The Minnesota Vikings have improved their pass defense every year since Mike Zimmer has taken over as head coach, which makes sense since he specializes in defensive backs. One of the primary contributors in the defensive backfield each year has been cornerback Captain Munnerlyn.
Munnerlyn was one of the first free agent signings that Zimmer made. He specializes as a slot defender, but earned the role as one of the team’s outside cornerbacks, in 2014, though he moved inside in nickel packages.
Both he and Zimmer were unhappy with the way he performed during the 2014 season, and his role was designated to that of strictly a slot corner during the 2015 season after the team signed Terence Newman to play on the outside opposite Xavier Rhodes. The improvement was noticeable almost immediately and Munnerlyn finished the season as the Vikings top-rated cornerback, according to Pro Football Focus.
Following the 2015 season, PFF gave Munnerlyn a grade of 82.3, which made him the 18th-ranked cornerback in the NFL. Newman received a grade of 76.3 and Rhodes got a 70.6.
Munnerlyn finished the season with 55 tackles, one sack, one forced fumble, two interceptions and four passes defensed. They are good numbers considering he wasn’t on the field every snap, but where he really seemed to do well last year was locking down his opponent and forcing the quarterback to go elsewhere with the ball.
The Vikings signed Munnerlyn to a three-year deal worth $11.25 million back in 2014, which means the 2016 season could be his last one in Minnesota. He has been playing well, and that would normally warrant another contract, but the Vikings have a lot of young talent waiting for their opportunity.
The team used their 2015 first-round pick on Trae Waynes and he spent most of last season on the sidelines and this past season they used their second-round pick on Mackensie Alexander. Waynes isn’t likely to affect Munnerlyn’s role on the team much because his strength is playing on the outside, but Alexander could be the player that replaces him.
Both Munnerlyn and Alexander are built to be slot defenders in the NFL. They are smaller in stature, but have loose hips and are quick, perfect for staying with the smaller, shiftier wide receivers that usually work out of the slot.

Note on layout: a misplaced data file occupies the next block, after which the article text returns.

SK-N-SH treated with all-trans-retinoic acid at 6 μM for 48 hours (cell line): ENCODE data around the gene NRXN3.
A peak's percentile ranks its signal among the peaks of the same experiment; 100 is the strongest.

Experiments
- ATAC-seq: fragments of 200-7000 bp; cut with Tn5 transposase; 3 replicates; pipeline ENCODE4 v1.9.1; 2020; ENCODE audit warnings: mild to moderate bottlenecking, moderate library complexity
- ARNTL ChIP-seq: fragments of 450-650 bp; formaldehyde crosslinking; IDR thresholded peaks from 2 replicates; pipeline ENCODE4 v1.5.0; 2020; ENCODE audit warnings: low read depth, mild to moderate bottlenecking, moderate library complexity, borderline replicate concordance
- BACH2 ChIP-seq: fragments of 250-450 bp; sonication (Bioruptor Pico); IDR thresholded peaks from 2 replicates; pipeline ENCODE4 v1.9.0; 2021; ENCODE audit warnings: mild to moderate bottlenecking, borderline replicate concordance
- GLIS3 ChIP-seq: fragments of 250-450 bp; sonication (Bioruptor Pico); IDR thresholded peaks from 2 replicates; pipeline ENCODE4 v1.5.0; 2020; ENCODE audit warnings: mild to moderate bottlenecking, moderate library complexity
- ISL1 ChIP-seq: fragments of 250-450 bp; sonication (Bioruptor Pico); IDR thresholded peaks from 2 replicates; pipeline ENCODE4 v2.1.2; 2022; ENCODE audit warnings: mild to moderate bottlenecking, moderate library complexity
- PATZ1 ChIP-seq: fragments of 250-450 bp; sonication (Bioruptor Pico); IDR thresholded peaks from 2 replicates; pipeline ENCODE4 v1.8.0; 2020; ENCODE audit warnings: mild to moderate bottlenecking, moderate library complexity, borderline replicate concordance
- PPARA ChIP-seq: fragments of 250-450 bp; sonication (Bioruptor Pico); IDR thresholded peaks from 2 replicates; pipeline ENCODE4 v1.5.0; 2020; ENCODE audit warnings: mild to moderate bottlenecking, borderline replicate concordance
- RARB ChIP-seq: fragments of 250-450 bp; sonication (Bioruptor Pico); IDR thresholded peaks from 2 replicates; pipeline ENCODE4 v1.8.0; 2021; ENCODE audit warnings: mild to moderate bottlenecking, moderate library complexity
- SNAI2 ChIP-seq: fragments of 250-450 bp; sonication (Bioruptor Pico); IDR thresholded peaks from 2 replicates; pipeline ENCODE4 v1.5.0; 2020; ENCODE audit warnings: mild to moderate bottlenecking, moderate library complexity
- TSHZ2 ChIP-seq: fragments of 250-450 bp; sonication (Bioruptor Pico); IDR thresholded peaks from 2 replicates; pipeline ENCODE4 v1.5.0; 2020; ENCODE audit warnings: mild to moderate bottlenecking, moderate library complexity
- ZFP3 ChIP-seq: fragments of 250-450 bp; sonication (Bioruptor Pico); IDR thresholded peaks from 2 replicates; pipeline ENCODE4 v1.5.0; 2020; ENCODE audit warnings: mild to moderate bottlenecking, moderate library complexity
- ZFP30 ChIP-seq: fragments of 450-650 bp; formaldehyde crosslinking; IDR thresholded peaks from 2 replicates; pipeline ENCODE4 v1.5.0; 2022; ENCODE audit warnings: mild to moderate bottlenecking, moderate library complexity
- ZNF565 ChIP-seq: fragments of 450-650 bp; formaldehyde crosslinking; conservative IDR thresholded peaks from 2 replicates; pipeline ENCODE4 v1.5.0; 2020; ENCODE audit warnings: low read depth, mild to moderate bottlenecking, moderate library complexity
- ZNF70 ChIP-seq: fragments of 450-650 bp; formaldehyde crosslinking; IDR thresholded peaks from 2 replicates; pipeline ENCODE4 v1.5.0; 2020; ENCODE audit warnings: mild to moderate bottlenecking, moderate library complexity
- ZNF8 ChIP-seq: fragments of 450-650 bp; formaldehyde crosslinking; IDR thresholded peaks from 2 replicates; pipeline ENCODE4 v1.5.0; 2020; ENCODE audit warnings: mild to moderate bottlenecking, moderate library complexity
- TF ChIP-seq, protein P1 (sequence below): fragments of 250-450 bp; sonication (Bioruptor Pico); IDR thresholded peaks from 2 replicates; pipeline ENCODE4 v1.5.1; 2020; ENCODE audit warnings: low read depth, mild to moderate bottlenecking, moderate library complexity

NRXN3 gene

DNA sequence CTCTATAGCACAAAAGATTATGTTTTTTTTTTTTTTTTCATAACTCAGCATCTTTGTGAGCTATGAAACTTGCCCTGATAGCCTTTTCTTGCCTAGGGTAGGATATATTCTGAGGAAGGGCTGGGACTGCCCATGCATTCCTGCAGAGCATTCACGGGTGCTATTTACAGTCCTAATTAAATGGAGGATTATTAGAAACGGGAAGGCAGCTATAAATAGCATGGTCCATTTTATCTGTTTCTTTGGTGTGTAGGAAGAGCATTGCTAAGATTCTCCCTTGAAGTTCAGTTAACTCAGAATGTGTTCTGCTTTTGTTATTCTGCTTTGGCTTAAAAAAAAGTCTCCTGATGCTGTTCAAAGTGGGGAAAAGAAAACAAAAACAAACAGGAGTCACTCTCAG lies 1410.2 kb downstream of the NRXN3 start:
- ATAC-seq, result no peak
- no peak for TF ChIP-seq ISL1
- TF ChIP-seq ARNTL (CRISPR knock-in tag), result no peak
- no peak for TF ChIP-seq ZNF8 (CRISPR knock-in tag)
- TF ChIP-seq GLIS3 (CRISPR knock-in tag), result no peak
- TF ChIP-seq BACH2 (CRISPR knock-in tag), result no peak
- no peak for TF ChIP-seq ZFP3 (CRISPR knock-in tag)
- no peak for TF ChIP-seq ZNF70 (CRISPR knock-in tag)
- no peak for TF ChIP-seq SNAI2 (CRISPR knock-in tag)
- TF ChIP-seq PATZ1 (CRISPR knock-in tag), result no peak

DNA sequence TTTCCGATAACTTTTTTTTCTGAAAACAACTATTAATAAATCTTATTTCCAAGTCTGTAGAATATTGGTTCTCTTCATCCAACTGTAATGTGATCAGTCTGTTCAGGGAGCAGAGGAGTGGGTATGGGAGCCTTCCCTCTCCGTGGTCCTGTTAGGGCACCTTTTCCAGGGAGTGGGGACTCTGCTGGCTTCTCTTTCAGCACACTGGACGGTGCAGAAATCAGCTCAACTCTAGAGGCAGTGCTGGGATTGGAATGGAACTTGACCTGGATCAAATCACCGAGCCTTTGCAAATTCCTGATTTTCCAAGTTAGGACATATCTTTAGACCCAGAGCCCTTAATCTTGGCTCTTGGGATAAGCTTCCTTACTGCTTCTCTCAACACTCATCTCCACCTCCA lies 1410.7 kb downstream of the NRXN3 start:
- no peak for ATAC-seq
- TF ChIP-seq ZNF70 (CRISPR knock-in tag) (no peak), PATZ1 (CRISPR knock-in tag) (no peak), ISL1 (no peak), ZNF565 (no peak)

Munnerlyn has already said that he isn’t too concerned about the Alexander pick, and if he continues to play well it will be hard for the Vikings to let him go. But what kind of money could he expect to see if the Vikings do try to re-sign him after this season is up?
The veteran cornerback played in 760 defensive snaps last season, which is less than the 1,014 Newman had and 1,089 Rhodes had, but not by too much considering he only played in nickel situations.
Those limited snaps will surely affect his contract wherever he ends up signing, be it the Vikings or with some other team, so the comparisons will be with players that have had a similar snap count in 2015.
One player you could look at in comparison to Munnerlyn is the New York Giants cornerback Dominique Rodgers-Cromartie. He was the No. 16 cornerback in the NFL last year, according to PFF, with a grade of 82.7, just 0.4 higher than Munnerlyn. Rodgers-Cromarie also played in 913 defensive snaps, just 153 more than Munnerlyn. He also recorded 58 tackles, two forced fumbles one tumble recovery, three interceptions (one of which was returned for a touchdown) and 13 passes defensed, which are similar to Munnerlyn’s numbers, but a little better.
Rodgers-Cromartie signed with the Giants back in 2014, getting a five-year, $35 million deal, but he is also still considered to be an every-down cornerback, so that sort of money may still be a little out of Munnerlyn’s reach, at least if he is hoping to remain with the Vikings.
Another player you could look at is Indianapolis’ Patrick Robinson, who was the 30th-ranked cornerback by PFF with a grade of 79.4. He played in 713 snaps last year and recorded 49 tackles, one forced fumble, one interception and eight passes defensed. So again, very similar stats to Munnerlyn, but this time the Vikings’ corner may have the edge.
Robinson signed a three-year deal this offseason worth $13.5 million. That is just a couple million more than Munnerlyn’s current contract, and if he plays the way he did in 2015 this season he could probably even get a couple more million than Robinson did.
The drafting of Alexander seemed to indicate that the Vikings were ready to move on from Munnerlyn, but that may not be the case. He was the best player available when the Vikings drafted and they did not even think he would fall that far, so when he did they felt like they had to take him based on the value of the pick alone.
Also, Zimmer loves his cornerbacks and believes that he can never have too many to work with, so it is possible that they move forward with both. However, having Alexander on the roster could mean that they offer Munnerlyn less than other teams and that could end up leading to him leaving Minnesota.null